3. Eugene Laverty, Aspar Ducati, 53 points. #3 satellite rider on the grid, finished in the points every time out on his beat-up old Ducati. Seems significantly faster than brother Michael who, it must be acknowledged, was stuck with even worse machinery than Eugene. As of this writing Laverty is unsigned for 2017, despite being the highest placed Brit on the grid, if not the noisiest or most irritating. In my unsolicited opinion he has earned a MotoGP seat for next season with one of the Ducati satellite teams.

Ihr Wochenende Prognose

As regards the weather in the Spielberg metro area, cool, wet conditions midweek are expected to give way to drier and gradually warmer weather for the weekend, with Sunday looking like the warmest day of the three. The track is likely to be dirty from lack of recent use and a couple of days of rain. FP1 and FP2 could present some surprises, with the slow track, riders not very familiar with the layout, and cool weather. All of which leads me to predict that some unfamiliar names will show up in Q1.

Jorge Lorenzo is currently second in the championship standings but it doesn’t feel like it. With several weeks off and a couple of lackluster races, Lorenzo hasn’t had a podium since May 22.

As for the race itself, I can’t help but think the Dueling Andreas of the factory Ducati team should be in the mix, along with Lorenzo and Marquez. Rossi, pressing, can be expected to threaten the podium, too. The dramatic changes in elevation resemble the Circuit of the Americas in Austin, and we all know who owns that joint. Put a gun to my head and I’ll say Marquez, Lorenzo and Dovizioso on the podium Sunday; no idea as to which of the three will stand on the top step.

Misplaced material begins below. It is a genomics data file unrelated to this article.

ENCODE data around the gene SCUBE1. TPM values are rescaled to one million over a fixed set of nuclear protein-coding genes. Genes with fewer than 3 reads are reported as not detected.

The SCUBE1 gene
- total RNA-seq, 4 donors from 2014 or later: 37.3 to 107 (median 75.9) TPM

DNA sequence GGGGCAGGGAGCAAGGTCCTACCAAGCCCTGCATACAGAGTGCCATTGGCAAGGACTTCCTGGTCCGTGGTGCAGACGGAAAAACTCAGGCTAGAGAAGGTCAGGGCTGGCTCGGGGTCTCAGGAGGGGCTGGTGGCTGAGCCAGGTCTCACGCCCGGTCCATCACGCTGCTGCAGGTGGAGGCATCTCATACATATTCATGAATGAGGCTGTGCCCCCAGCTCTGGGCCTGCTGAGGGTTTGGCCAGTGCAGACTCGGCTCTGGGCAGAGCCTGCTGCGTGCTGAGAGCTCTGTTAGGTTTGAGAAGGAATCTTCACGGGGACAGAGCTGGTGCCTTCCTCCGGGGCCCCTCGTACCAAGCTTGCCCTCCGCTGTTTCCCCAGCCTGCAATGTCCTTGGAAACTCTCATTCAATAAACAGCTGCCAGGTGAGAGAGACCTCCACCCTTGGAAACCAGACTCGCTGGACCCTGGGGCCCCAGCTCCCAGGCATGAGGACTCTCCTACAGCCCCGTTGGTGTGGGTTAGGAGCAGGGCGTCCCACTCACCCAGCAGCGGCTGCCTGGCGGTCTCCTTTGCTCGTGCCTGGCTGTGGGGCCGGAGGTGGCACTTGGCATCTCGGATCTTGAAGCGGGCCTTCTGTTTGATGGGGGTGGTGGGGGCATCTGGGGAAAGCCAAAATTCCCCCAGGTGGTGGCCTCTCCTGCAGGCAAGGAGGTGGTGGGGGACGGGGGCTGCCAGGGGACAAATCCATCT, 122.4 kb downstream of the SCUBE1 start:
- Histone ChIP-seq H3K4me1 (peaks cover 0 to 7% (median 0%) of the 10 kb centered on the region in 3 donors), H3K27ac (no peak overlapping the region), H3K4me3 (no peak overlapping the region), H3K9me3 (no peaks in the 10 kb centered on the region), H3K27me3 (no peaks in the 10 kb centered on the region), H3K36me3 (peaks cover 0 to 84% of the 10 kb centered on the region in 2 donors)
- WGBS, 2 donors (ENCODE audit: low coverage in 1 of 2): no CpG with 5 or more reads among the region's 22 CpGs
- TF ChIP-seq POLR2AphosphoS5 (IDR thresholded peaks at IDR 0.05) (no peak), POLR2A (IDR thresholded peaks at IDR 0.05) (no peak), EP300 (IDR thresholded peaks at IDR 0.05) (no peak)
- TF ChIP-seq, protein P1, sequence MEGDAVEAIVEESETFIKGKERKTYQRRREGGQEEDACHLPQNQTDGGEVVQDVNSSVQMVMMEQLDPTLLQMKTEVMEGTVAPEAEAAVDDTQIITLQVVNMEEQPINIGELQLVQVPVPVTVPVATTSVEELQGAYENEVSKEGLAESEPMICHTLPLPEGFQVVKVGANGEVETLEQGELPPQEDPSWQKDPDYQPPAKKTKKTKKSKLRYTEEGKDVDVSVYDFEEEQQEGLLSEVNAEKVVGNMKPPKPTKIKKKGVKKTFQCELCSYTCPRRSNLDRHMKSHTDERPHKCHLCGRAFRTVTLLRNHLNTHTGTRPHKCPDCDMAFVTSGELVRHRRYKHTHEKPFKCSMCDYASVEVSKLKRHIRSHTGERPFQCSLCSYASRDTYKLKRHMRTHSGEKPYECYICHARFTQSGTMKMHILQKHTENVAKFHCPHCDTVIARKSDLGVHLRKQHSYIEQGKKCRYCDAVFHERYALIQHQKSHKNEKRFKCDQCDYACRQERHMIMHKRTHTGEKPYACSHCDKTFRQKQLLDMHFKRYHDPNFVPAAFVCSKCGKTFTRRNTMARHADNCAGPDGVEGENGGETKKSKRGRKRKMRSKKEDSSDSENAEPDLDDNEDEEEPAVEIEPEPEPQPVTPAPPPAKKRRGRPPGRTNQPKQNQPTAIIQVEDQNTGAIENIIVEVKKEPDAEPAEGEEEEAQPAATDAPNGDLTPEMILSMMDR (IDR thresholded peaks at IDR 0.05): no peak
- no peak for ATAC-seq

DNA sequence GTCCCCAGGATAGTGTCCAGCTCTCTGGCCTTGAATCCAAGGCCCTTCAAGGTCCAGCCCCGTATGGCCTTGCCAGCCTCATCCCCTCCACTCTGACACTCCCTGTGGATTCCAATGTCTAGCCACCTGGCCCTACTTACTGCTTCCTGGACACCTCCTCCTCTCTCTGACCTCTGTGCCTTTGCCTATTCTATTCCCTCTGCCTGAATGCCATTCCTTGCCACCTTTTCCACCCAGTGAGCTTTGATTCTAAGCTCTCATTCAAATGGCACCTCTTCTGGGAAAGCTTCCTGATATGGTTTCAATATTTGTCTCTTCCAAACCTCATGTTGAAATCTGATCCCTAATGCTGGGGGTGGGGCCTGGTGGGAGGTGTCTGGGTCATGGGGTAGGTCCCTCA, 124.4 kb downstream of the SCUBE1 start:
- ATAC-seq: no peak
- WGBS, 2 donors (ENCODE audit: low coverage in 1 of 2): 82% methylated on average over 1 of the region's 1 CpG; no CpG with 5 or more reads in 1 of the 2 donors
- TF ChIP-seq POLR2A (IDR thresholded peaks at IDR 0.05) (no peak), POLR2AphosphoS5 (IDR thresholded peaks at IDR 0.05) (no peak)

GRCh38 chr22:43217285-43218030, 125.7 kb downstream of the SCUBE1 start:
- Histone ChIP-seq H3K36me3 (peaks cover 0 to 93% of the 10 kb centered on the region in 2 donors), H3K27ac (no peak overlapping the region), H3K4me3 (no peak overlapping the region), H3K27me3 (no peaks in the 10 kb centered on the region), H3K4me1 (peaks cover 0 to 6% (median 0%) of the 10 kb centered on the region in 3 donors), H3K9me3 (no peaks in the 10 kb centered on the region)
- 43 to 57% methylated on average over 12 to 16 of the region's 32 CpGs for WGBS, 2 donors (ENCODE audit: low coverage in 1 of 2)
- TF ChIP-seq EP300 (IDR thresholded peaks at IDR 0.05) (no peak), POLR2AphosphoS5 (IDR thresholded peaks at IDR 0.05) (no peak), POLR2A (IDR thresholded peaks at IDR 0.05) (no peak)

We’ll have results and analysis right here late Sunday.

  • Old MOron

    Good stuff, Brucey. I love how Cal never escapes your attention. As for the podium, I can’t agree with your forecast this week. I’m thinking that, provided they don’t destroy their tires, it will be an all-Ducati affair. Marquez will be content to finish ahead of the blue bikes.

  • JMDonald

    A great track makes for a great race. There is no bigger handicap than great potential. I hope the race is as good as the preview. It is Moto GP you know.

  • Old MOron

    Hmm, I just found a quote from Dovi:
    “[W]e will have to see what tyres Michelin will bring for the GP, because wear is very high here, you slide around a lot and the tyres will struggle to complete a race distance.”

    And from Bibendum:
    “Michelin … have duly created two ‘new’ medium and hard rears for the race weekend, which have been ‘developed from the tyres tested at Spielberg’.”

    So Michelin is bringing harder tires this weekend. That means the Duc’s grip may not be as good as it was during the test. Still, once the bike stretches its legs, it should outpace the Hondas. But they should have some real braking battles at the ends of the long straights. This would normally favor Dovi, but he can’t brake as well on the Michelins as he did on the B’stones.

    Additionally, since Vale and Vinales are supposed to be good at conserving their tires, maybe they’ll figure late in the race.

    And Lorenzo? Let’s hope it rains :-)

    • Bruce Allen

      Yeah, I know. I vaguely remember hearing about tire wear during the testing, then went out and located one or two F-1 publications that described it as low grip, low abrasion. Perhaps low grip for the 4 wheelers does not translate for the bikes?

    • Jeevan Chaukar

      Rossi hasn’t been top of the consistency game this year – but you can never ignore him…He might spring a surprise – isn’t that something all of us would be hoping for? :-)

  • john phyyt

    I thought these “Paper Clip” track designs were deeply unfashionable.

    ” These shit ,point and squirt, tracks really don’t suit true Moto GP professionals”

    Just Preparing an excuse for he of tranche five.

    • Bruce Allen